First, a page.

REC 191, 291, 391, 491 Independent Study

1, 2, 3, or 4-WSP

REC 202 Scuba Diving in Honduras


This course will offer PADI Open Water Diver Certification. You earn this license by completing 5 sessions in a diving pool, 5 knowledge development sessions, and by making 4 open water dives. Throughout this dive certification course, you will learn the fundamentals of scuba diving, including dive equipment and techniques. The PADI Open Water Certification license is a permanent scuba qualification and as a certified diver you have the freedom to dive with a buddy independent of a professional. With REC 203, Health and Wellness: Points 2 and 4.

REC 203 Advanced Wilderness First Aid


The AWFA is 24 hours long, and focuses on the basic skills of: Response and Assessment, Musculoskeletal Injuries, Environmental Emergencies, Survival Skills, Soft Tissue Injuries, Tropical Medicine and Medical Emergencies. Building on the WFA, the AWFA course goes into greater depth on the basic first aid subjects, emphasizes leadership skills, and presents new skills such as building improvised litters and litter carrying. You will receive a SOLO AWFA certification, which is good for two years. It can be used to recertify SOLO’s or any other 72+-hour WFR certification. With REC 202, Health and Wellness: Points 2 and 4.

REC 211 Eco-tour in Honduras


Students will have a third-world experience including a service-learning project. Visits are made to national parks and Mayan Indian ruins. Activities include hiking, snorkeling, and attending cross-cultural classes. Health and Wellness: Point 2 or Point 4.

REC 212 Eco-tourism in Africa


Students will learn to be stewards of the environment in the African context. Hikes, camping, visits to game parks and preserves, and service projects will be combined with lectures on the interaction with the environment, management of resources, economic impacts of tourism on the local community infrastructure and other issues related to God and His creation. Health and Wellness: Point 2 or Point 4.

REC 218 Winter Ski Outing (Activity Lab)


Downhill and recreational skiing skills developed at a major resort area. Techniques equal to one’s ability will be taught. Offered during break, before spring semester.

REC 222 Leisure, Work and Society


This course will investigate a comprehensive overview of the role of leisure and work within contemporary Western society. Students will begin to develop a personal philosophy of work and leisure as it relates to both their personal life and relationship to society. A strong emphasis will be to integrate the various theories and philosophies of work and leisure with the Christian faith. To systematically introduce the student to both public and private agencies which deliver leisure services and opportunities. To investigate how these agencies plan and manage their programs and resources from a client oriented perspective. To provide a broad scope of leisure services and integrate their role relative to the overall curriculum in the recreation and leisure studies major.

REC 227 Outdoor Leadership Training (Activity Lab)


Outdoor leadership, in activities such as initiatives, ropes course, rock climbing, and environmental aware-ness, using skills in judgment, decision-making, problem solving, and basic rescue techniques. Health and Wellness: Point 4.

REC 228 Trip Experience

1, 2, or 3-May

As arranged.

REC 235 Interpreting the Environment: Trail Development

2, 3, or 4-F&S

Principles, processes, and techniques used to interpret the environment and develop interpretive materials, centers, and trails. Through service-learning, students will develop interpretive, recreational, meditative, exercise, or other trails to complement their major program or integrative studies. One hour lecture/3, 4.5, or 6 hours applied (depending on credit hours chosen-3 applied hours for 2 credits, 4.5 for 3 credits, and 6 for 4 credits). Applied hours include research and preparation of interpretive presentations as well as trail development, as appropriate.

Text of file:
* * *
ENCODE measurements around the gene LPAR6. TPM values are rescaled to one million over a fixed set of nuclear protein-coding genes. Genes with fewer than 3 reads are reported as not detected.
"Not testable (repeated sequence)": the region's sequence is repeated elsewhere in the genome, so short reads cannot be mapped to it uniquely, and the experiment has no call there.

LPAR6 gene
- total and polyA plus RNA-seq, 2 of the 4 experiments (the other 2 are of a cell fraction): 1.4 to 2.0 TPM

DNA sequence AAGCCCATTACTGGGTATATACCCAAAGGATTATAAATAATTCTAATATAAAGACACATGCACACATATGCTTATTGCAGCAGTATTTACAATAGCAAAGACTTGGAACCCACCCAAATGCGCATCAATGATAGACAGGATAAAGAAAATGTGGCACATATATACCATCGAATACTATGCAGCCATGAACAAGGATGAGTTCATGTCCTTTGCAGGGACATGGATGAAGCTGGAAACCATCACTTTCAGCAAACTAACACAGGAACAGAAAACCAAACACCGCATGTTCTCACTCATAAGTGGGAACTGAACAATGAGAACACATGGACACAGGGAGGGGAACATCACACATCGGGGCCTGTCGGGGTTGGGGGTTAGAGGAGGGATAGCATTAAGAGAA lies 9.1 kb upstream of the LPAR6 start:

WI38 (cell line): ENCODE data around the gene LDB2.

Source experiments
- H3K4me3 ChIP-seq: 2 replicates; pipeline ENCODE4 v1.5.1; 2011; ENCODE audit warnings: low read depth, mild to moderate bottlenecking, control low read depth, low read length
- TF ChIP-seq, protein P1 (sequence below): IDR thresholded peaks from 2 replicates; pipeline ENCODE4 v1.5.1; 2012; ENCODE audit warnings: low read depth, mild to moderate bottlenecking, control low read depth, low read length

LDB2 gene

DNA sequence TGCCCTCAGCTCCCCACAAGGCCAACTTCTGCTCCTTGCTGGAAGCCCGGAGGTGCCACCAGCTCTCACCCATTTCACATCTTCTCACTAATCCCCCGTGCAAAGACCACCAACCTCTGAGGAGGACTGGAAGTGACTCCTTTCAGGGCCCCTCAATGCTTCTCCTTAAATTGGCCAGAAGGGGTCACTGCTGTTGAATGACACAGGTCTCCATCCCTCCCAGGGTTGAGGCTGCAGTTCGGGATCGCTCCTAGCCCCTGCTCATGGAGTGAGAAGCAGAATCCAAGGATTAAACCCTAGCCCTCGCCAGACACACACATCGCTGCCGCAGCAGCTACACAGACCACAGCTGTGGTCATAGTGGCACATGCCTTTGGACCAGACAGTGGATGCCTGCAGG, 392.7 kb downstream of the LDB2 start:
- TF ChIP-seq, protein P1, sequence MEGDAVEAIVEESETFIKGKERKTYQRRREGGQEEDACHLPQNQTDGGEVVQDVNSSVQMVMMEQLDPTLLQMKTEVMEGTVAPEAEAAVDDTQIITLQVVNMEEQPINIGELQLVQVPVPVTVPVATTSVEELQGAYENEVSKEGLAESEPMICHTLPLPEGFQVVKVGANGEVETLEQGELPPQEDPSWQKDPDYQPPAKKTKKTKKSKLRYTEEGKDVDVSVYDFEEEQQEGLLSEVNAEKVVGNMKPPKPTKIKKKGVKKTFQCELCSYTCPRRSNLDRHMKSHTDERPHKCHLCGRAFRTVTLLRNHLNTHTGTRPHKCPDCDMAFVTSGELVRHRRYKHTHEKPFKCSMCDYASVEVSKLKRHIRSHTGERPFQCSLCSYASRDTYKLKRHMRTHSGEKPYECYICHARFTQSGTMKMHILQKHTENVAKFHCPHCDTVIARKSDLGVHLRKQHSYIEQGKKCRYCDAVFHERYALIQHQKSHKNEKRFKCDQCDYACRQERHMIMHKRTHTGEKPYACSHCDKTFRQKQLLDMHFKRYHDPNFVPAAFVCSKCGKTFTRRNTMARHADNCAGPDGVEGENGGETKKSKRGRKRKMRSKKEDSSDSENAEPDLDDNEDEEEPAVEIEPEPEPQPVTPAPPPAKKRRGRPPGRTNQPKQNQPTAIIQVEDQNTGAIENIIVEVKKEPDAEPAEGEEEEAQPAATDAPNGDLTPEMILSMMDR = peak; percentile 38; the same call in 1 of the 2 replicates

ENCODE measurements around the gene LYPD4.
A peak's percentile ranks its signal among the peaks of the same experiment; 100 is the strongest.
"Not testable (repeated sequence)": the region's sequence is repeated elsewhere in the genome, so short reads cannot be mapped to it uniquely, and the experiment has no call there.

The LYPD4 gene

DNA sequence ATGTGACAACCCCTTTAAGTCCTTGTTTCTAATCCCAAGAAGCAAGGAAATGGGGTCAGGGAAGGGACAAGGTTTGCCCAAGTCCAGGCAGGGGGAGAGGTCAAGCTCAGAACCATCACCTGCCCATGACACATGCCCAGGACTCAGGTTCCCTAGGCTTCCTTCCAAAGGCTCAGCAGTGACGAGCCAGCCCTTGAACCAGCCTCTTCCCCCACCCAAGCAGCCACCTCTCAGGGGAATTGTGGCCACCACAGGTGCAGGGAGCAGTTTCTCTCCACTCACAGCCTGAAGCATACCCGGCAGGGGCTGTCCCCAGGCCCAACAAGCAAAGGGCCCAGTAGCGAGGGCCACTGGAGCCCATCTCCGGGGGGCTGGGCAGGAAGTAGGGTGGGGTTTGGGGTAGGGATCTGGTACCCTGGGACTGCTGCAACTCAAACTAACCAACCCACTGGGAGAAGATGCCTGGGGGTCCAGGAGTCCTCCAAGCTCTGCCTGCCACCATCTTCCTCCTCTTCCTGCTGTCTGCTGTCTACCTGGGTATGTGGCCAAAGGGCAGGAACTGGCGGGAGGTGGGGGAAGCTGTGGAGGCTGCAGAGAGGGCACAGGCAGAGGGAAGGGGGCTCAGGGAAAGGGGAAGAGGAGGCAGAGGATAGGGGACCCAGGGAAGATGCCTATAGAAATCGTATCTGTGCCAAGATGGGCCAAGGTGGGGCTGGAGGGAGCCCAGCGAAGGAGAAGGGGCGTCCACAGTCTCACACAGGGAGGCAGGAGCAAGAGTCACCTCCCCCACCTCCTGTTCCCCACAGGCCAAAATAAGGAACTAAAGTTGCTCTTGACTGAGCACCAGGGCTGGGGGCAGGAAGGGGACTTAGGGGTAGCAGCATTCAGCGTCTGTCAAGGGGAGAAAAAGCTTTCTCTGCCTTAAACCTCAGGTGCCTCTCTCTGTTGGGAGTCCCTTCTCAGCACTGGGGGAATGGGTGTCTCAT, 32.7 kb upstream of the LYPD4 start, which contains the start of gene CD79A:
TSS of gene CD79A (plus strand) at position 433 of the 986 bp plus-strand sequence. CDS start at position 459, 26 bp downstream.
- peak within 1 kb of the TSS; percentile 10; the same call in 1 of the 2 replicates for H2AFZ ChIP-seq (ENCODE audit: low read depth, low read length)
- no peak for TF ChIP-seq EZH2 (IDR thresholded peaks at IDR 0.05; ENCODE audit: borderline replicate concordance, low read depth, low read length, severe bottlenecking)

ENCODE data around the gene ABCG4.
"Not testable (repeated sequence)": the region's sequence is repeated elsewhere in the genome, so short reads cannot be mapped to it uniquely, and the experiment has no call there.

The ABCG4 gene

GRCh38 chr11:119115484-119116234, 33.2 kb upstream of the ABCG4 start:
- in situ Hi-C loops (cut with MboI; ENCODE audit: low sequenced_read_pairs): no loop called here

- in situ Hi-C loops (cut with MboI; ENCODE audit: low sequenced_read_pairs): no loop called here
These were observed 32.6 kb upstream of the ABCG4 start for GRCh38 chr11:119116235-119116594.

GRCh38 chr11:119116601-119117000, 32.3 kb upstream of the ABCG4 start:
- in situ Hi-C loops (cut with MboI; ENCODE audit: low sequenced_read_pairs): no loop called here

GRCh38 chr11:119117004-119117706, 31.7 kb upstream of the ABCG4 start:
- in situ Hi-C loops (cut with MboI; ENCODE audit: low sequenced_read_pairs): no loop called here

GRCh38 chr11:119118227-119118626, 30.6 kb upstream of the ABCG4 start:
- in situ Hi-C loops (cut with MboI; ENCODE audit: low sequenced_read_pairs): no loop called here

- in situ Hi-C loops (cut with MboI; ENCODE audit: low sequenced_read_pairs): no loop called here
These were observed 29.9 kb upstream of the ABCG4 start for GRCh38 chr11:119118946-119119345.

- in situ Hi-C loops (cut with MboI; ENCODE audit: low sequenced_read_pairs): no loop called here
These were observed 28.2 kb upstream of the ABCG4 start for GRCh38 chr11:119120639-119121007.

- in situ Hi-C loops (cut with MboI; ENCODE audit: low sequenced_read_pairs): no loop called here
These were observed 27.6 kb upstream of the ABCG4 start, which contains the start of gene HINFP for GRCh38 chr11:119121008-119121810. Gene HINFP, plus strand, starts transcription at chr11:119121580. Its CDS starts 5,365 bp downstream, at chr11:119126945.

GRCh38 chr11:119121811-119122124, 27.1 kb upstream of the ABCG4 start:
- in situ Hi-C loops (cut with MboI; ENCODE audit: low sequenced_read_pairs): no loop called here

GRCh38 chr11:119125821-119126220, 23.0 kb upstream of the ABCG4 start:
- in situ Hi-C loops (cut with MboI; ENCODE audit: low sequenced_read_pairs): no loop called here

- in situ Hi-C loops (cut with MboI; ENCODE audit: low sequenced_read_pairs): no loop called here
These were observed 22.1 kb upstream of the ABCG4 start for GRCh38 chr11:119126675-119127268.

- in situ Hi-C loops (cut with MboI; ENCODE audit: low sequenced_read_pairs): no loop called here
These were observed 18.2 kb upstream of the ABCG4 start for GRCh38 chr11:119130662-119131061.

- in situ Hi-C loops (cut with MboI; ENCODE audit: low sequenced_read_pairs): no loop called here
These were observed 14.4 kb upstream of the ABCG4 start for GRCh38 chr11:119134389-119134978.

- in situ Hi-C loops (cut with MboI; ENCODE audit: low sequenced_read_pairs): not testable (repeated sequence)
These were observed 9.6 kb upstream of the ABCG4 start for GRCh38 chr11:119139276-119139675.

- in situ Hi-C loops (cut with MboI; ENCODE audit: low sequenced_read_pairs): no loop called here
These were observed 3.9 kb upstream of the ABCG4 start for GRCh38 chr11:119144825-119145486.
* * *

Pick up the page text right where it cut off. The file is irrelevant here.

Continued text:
REC 240 Administration of Organized Camps


Principles and techniques used in organized camp administration; the role of camping in the development of personality. Staff and program development.

REC 300 Program Planning and Evaluation


Preparation for leadership in recreation programming: leadership styles and theory; principles and methods of program development; using fundamental leisure philosophy and theory to assess needs, plan, develop, implement, and evaluate recreational programs.

REC 301 Methods & Materials for Camps & Outdoor Education (Activity Lab)


Outdoor education. Field experience in lesson planning; development of organized camp programs, activities, structured programs (cabin, campfire, work, etc.).

REC 311 Special Topics


According to interest and demand, courses will be taught relative to various therapeutic approaches to special populations: substance abuse, deviant and antisocial behavior disorders, youth at risk, etc.

Prerequisite Courses: REC 222

REC 315 Wilderness First Responder


This semester-long course includes 80 hours of backcountry medicine to enable students to handle all types of wilderness emergencies. Students will learn patient assessment, treatment, and evacuation, as well as trip leadership and problem solving. Emphasis is placed on hands-on simulations of real life emergencies to supplement classroom lecture. Students who complete this course receive a three year WFR certification through SOLO. This course has a fee.

REC 401 Natural Resource Management


Investigating Christian environmental ethics; identifying and protecting biologically sensitive areas; rehabilitating damaged areas and resources; sound ecological practices; controlling user behavior; site problems; resource management plans.

REC 406 Recreation Internship

4, 5, or 6-WSP

Professional field experience in the area of emphasis; the student will relate theory to practice in a cooperative effort between agency, student, and advisor. Permission of instructor required.

REC 496 Honors in Recreation and Leisure Studies